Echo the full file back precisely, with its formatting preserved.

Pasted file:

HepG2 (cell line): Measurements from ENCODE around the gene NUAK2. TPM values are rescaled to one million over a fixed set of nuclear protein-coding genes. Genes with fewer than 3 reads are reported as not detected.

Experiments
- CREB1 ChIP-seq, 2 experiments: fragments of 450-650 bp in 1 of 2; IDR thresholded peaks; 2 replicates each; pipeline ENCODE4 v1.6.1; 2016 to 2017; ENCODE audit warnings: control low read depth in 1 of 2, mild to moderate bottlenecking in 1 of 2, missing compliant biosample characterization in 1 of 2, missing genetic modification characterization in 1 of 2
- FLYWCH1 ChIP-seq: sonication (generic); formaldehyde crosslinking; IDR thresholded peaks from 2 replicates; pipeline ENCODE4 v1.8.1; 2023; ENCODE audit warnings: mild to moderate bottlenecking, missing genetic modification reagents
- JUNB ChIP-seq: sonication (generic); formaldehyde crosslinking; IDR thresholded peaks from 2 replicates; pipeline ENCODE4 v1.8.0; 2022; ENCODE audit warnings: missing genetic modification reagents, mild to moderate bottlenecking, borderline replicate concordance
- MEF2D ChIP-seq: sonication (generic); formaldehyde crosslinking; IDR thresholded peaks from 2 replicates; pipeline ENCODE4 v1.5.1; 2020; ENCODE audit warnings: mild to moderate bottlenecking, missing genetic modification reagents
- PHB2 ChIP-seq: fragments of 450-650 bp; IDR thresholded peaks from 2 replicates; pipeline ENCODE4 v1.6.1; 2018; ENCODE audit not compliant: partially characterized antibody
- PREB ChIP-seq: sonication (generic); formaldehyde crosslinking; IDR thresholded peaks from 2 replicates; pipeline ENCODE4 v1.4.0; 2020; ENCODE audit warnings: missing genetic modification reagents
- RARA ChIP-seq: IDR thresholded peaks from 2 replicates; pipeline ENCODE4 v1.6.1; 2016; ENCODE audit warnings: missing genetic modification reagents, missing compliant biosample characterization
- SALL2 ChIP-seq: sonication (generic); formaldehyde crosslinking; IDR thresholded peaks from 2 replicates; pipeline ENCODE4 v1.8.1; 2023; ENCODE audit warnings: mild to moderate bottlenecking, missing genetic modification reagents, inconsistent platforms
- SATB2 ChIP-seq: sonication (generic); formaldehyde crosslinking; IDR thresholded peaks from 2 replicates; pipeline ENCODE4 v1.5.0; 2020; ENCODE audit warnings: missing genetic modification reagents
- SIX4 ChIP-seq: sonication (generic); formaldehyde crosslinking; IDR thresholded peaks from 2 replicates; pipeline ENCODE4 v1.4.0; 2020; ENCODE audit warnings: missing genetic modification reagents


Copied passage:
HepG2 (cell line): Measurements from ENCODE around the gene NUAK2. TPM values are rescaled to one million over a fixed set of nuclear protein-coding genes. Genes with fewer than 3 reads are reported as not detected.

Experiments
- CREB1 ChIP-seq, 2 experiments: fragments of 450-650 bp in 1 of 2; IDR thresholded peaks; 2 replicates each; pipeline ENCODE4 v1.6.1; 2016 to 2017; ENCODE audit warnings: control low read depth in 1 of 2, mild to moderate bottlenecking in 1 of 2, missing compliant biosample characterization in 1 of 2, missing genetic modification characterization in 1 of 2
- FLYWCH1 ChIP-seq: sonication (generic); formaldehyde crosslinking; IDR thresholded peaks from 2 replicates; pipeline ENCODE4 v1.8.1; 2023; ENCODE audit warnings: mild to moderate bottlenecking, missing genetic modification reagents
- JUNB ChIP-seq: sonication (generic); formaldehyde crosslinking; IDR thresholded peaks from 2 replicates; pipeline ENCODE4 v1.8.0; 2022; ENCODE audit warnings: missing genetic modification reagents, mild to moderate bottlenecking, borderline replicate concordance
- MEF2D ChIP-seq: sonication (generic); formaldehyde crosslinking; IDR thresholded peaks from 2 replicates; pipeline ENCODE4 v1.5.1; 2020; ENCODE audit warnings: mild to moderate bottlenecking, missing genetic modification reagents
- PHB2 ChIP-seq: fragments of 450-650 bp; IDR thresholded peaks from 2 replicates; pipeline ENCODE4 v1.6.1; 2018; ENCODE audit not compliant: partially characterized antibody
- PREB ChIP-seq: sonication (generic); formaldehyde crosslinking; IDR thresholded peaks from 2 replicates; pipeline ENCODE4 v1.4.0; 2020; ENCODE audit warnings: missing genetic modification reagents
- RARA ChIP-seq: IDR thresholded peaks from 2 replicates; pipeline ENCODE4 v1.6.1; 2016; ENCODE audit warnings: missing genetic modification reagents, missing compliant biosample characterization
- SALL2 ChIP-seq: sonication (generic); formaldehyde crosslinking; IDR thresholded peaks from 2 replicates; pipeline ENCODE4 v1.8.1; 2023; ENCODE audit warnings: mild to moderate bottlenecking, missing genetic modification reagents, inconsistent platforms
- SATB2 ChIP-seq: sonication (generic); formaldehyde crosslinking; IDR thresholded peaks from 2 replicates; pipeline ENCODE4 v1.5.0; 2020; ENCODE audit warnings: missing genetic modification reagents
- SIX4 ChIP-seq: sonication (generic); formaldehyde crosslinking; IDR thresholded peaks from 2 replicates; pipeline ENCODE4 v1.4.0; 2020; ENCODE audit warnings: missing genetic modification reagents